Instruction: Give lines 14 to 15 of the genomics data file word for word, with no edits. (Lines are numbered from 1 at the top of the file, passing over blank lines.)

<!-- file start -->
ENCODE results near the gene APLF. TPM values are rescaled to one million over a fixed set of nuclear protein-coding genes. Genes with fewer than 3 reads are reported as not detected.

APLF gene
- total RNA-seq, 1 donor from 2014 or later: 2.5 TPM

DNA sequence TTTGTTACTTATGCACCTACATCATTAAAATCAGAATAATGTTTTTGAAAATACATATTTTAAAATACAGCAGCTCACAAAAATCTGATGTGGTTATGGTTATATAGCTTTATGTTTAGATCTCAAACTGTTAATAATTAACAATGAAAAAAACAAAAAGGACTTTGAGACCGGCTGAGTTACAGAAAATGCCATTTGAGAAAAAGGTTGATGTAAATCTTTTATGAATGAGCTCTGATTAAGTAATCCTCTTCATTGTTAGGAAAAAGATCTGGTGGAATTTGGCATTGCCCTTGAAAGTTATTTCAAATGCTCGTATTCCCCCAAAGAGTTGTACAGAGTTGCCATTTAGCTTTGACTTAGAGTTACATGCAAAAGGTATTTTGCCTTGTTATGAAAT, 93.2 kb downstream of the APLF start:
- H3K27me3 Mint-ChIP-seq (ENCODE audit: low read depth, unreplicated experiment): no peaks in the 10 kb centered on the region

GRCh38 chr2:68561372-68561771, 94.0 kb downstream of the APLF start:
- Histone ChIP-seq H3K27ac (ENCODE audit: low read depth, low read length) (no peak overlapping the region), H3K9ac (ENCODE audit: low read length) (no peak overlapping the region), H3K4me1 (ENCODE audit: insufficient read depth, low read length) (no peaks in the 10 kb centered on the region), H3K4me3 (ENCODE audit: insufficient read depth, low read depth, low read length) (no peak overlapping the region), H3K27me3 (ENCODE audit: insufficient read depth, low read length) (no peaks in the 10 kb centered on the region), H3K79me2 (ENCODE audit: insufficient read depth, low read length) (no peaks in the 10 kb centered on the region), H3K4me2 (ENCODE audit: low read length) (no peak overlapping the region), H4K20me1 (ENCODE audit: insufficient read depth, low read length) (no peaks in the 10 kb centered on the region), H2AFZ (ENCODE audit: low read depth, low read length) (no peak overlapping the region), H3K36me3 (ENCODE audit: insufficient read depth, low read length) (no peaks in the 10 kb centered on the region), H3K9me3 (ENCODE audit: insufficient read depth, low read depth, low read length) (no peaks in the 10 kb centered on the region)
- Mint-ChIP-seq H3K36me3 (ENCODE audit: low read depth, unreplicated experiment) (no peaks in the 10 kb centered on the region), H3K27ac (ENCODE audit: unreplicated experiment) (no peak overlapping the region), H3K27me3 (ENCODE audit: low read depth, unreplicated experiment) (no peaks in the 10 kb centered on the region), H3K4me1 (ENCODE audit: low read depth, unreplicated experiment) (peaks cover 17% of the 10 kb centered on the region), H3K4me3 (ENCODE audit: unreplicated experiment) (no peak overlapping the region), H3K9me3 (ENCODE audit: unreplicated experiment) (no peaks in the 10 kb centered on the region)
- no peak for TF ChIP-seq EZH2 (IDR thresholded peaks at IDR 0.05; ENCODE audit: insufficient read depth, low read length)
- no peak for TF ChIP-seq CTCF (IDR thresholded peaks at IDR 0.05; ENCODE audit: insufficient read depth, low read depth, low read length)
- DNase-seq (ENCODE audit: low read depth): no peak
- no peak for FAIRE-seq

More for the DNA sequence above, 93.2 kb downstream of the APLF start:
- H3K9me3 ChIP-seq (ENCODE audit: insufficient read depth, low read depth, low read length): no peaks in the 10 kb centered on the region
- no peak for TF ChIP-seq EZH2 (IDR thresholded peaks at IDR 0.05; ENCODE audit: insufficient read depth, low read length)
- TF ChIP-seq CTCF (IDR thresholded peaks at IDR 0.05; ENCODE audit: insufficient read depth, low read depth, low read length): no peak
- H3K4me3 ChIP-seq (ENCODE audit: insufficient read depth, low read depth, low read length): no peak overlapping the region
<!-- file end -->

- H3K9me3 ChIP-seq (ENCODE audit: insufficient read depth, low read depth, low read length): no peaks in the 10 kb centered on the region
- no peak for TF ChIP-seq EZH2 (IDR thresholded peaks at IDR 0.05; ENCODE audit: insufficient read depth, low read length)